The paperfuge can operate at 125,000 rotations per minute, generating a force 30,000 times that of gravity – more than sufficient for a wide range of laboratory and diagnostic experiments. And it costs Rs 14.
Modern science is a sophisticated enterprise that requires a high level of skill and quite a lot of money. This turns out to be a severe bottleneck when the fruits of science are to be brought to bear on our daily lives. A prominent arena where this plays out is health. We now have technologies to genetically engineer a variety of life-forms, and so play God. But we have a problem when it comes to more mundane things like performing routine diagnostics in, say, a remote village.
A reason for this is that the technology that is used everyday in a sophisticated laboratory or a hospital is not portable, or is just too expensive to be used in a remote primary healthcare setting, and in which the appropriate skill sets may also not be available.
Should biomedical technology for diagnostic purposes be expensive and complicated? The lab of Manu Prakash, an engineer at Stanford University, has tackled this problem head-on, and have already made waves by building an inexpensive origami microscope called the Foldscope. Now, they have released a publication describing what they call a paperfuge, a paper centrifuge.
A centrifuge is the workhorse in a biomedical lab. It is a machine with a rotor that rotates at astronomical speeds, of thousands to hundreds of thousands of rotations per minute, applying an outward-downward force that helps separate the components of a mixture based on their weight. For example, the different types of cells that make up the blood can be separated from the watery milieu that they live in by spinning a sample of blood at a high speed for a short while in a centrifuge. A small table-top centrifuge can cost a few lakh rupees, and a large machine runs into several tens of lakhs. These also require careful handling and maintenance. And this precludes their use in primary healthcare centres, more so in remote locations.
But a whirligig toy (also called a buzzer) – a circular disk that rotates when you alternately pull and relax an elastic string extending out of its two faces – is something we have all played with. Some creative versions of this toy, sold by a balloonwala on the beach, even light up when the disk rotates. It does not cost a lot to make one and certainly does not require great skill to use. It has been used by humans for well over 2,000 years. This is exactly what Prakash’s lab has used as a centrifuge.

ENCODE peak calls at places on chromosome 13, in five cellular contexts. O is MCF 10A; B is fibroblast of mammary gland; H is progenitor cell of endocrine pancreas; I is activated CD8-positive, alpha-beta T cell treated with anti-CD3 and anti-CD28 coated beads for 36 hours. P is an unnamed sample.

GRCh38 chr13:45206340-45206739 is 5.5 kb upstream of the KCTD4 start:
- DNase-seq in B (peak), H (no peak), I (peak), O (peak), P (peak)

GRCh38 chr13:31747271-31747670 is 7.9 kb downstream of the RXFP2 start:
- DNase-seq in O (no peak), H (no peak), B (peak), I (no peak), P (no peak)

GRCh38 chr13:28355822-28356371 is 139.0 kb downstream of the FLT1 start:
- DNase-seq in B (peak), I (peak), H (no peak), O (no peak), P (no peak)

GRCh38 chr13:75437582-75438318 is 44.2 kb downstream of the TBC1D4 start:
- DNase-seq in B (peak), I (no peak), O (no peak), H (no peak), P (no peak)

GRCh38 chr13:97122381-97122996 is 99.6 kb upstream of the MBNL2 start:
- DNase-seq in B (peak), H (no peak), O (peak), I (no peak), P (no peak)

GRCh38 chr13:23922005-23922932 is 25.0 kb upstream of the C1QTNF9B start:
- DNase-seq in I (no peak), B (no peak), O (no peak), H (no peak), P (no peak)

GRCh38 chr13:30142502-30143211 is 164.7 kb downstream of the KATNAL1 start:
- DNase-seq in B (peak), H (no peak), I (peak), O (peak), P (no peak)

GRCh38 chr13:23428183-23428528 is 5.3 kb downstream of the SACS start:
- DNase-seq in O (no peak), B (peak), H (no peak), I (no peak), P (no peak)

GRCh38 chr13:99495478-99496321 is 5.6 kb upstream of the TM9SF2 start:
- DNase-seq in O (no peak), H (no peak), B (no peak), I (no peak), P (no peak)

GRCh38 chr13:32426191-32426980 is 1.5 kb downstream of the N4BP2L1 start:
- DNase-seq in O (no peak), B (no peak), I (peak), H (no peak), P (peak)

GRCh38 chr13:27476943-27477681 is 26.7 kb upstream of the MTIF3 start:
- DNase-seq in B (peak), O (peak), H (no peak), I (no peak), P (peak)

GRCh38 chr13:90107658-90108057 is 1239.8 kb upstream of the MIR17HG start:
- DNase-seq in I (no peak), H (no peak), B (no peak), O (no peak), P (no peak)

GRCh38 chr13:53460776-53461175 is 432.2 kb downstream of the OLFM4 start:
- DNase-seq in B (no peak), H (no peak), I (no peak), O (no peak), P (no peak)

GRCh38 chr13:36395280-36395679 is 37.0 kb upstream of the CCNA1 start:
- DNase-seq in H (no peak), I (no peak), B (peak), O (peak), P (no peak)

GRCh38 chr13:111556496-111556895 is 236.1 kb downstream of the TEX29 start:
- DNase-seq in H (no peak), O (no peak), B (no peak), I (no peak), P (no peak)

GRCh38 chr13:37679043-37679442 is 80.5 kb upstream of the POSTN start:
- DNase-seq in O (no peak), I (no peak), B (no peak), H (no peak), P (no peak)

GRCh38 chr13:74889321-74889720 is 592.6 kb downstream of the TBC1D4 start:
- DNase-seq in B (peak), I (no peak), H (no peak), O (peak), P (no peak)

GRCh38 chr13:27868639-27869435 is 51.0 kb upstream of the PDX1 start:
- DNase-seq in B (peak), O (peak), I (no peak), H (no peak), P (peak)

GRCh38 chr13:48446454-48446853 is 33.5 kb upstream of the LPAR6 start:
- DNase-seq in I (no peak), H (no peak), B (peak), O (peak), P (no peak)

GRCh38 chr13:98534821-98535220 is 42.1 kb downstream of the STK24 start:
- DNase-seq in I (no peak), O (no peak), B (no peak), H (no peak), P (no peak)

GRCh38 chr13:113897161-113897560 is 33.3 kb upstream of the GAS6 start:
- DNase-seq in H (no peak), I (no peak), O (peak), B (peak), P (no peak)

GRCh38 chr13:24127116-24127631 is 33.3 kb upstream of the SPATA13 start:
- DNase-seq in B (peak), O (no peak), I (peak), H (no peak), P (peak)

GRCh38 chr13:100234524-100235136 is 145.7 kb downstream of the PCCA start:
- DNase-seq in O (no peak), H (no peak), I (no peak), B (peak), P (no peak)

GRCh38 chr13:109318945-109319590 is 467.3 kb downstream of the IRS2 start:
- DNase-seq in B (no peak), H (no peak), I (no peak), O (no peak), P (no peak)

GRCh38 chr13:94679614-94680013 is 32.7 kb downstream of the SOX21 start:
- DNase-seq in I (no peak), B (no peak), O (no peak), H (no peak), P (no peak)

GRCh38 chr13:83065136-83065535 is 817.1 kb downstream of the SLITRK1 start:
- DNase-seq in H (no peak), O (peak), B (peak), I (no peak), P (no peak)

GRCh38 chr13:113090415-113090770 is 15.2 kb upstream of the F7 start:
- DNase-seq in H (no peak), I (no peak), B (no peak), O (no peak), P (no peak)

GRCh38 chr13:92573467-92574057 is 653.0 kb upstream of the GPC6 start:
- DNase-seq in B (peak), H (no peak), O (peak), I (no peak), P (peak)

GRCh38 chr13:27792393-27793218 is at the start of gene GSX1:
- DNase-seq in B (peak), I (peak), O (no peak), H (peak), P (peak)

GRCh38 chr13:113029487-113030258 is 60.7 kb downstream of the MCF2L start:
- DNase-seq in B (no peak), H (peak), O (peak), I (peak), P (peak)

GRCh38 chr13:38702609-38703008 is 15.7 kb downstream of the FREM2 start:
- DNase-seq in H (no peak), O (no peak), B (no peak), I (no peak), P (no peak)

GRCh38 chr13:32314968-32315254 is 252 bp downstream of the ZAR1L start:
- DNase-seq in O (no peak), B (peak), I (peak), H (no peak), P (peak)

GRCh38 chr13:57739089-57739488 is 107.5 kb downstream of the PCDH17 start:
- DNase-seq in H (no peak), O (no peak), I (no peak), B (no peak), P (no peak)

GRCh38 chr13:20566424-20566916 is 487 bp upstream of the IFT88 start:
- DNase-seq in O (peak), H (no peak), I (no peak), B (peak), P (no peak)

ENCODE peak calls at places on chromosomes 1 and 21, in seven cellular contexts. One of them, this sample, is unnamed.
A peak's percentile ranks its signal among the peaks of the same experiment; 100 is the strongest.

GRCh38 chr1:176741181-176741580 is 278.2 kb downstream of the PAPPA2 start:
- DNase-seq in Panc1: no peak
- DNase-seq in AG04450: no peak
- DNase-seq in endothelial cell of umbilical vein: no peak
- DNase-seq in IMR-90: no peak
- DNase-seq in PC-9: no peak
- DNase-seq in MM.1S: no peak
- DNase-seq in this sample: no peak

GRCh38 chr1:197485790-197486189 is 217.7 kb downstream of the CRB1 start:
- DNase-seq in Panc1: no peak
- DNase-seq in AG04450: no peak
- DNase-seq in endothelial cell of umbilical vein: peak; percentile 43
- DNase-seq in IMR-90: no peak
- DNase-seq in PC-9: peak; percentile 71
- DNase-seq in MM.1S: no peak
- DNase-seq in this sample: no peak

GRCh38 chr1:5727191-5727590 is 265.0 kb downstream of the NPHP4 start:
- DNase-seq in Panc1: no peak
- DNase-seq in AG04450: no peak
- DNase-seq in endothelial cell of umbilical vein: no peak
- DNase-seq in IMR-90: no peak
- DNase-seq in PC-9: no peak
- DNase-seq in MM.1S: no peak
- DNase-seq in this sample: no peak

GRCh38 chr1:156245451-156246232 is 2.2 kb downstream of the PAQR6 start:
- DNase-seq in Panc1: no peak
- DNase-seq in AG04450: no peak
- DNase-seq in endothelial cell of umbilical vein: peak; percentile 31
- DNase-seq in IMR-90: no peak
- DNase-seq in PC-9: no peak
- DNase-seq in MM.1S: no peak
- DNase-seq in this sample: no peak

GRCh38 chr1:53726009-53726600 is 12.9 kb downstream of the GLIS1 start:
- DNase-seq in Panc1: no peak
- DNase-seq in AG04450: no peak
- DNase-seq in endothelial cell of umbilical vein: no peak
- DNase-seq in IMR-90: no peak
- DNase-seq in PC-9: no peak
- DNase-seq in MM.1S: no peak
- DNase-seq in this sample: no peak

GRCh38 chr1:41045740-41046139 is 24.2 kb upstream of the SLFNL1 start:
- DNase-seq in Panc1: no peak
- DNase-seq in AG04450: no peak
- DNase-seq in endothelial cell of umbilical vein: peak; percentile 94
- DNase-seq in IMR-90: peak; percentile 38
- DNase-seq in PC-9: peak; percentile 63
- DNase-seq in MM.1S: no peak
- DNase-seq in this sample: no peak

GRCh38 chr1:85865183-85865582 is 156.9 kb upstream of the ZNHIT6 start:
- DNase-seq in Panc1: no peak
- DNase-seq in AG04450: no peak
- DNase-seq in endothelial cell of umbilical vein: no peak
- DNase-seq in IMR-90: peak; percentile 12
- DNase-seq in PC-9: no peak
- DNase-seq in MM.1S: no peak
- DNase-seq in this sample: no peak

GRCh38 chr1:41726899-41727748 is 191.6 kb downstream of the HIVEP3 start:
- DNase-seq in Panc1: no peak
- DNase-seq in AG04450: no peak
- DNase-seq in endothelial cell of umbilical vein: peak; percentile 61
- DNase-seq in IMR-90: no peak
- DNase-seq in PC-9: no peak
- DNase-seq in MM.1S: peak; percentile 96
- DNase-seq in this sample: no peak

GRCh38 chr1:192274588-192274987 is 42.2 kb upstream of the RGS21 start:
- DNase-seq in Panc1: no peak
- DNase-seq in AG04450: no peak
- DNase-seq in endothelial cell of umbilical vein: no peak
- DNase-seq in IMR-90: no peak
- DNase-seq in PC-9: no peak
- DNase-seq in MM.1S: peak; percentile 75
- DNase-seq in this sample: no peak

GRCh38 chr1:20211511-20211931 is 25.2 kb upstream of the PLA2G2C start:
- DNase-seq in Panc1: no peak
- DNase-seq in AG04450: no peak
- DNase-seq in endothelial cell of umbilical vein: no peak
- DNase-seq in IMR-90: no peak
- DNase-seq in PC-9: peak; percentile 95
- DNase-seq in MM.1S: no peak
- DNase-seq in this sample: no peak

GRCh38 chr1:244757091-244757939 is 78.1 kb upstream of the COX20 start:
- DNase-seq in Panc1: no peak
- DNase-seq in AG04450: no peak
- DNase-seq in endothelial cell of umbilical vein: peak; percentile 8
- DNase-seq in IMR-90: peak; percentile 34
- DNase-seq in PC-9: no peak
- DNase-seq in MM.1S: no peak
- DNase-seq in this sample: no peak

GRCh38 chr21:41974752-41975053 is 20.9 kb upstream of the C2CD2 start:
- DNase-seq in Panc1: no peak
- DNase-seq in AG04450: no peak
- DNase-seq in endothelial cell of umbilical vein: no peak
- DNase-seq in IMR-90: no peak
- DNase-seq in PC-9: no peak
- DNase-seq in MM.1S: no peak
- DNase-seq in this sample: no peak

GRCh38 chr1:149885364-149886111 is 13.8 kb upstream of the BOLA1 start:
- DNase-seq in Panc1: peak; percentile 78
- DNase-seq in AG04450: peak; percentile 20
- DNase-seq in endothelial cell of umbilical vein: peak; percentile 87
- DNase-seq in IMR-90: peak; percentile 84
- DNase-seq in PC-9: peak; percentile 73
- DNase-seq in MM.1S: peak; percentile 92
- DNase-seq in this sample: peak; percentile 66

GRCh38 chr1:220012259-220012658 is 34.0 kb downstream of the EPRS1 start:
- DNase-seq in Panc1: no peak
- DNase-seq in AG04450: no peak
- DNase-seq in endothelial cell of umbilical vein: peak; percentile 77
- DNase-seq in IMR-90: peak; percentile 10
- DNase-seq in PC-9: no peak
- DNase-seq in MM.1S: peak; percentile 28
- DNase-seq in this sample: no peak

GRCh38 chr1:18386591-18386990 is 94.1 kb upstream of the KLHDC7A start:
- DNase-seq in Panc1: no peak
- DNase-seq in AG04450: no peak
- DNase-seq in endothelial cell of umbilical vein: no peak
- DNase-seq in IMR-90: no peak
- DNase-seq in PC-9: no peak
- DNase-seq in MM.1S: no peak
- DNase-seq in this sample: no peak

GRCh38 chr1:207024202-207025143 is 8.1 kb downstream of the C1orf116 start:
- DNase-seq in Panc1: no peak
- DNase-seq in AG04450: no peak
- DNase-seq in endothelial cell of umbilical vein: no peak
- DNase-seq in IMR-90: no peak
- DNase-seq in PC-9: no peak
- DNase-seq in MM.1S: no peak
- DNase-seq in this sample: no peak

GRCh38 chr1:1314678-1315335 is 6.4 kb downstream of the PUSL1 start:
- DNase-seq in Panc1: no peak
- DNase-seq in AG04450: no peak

Saad Bhamla, a postdoctoral fellow, and coworkers from the lab have worked out the mechanics of the whirligig toy, finding out how the tension on the string is transformed into a force that rotates the disk attached to it. They found out that, in principle, an optimal whirligig toy could generate speeds of upto a million rotations per minute. Using their calculations as the basis, they designed a whirligig centrifuge – the paperfuge – that could operate at 125,000 rotations per minute, generating a force 30,000 times that of gravity – more than sufficient for a wide range of laboratory and diagnostic experiments. And because it’s built entirely of paper, it costs just $0.2, or Rs 14.
As a proof of principle, Bhamla and colleagues used the paperfuge to perform the standard isolation of plasma, the watery component of blood, by sedimenting out the heavier cellular components of the blood. They went further and showed that the paperfuge could separate out the malarial parasite – the cause of much mortality and morbidity in many poor pockets of the tropical world – from blood. Early days still, but no denying that this innovative repurposing of an everyday toy into an analytical tool truly takes an essential member of the biomedical arsenal to the remotest point of care.
With inputs from Sandeep Krishna, National Centre for Biological Sciences, TIFR, Bengaluru.
Aswin Sai Narain Seshasayee runs a laboratory researching bacterial biology at the National Centre for Biological Sciences, Bengaluru. Beyond science, his interests are in classical art music and history.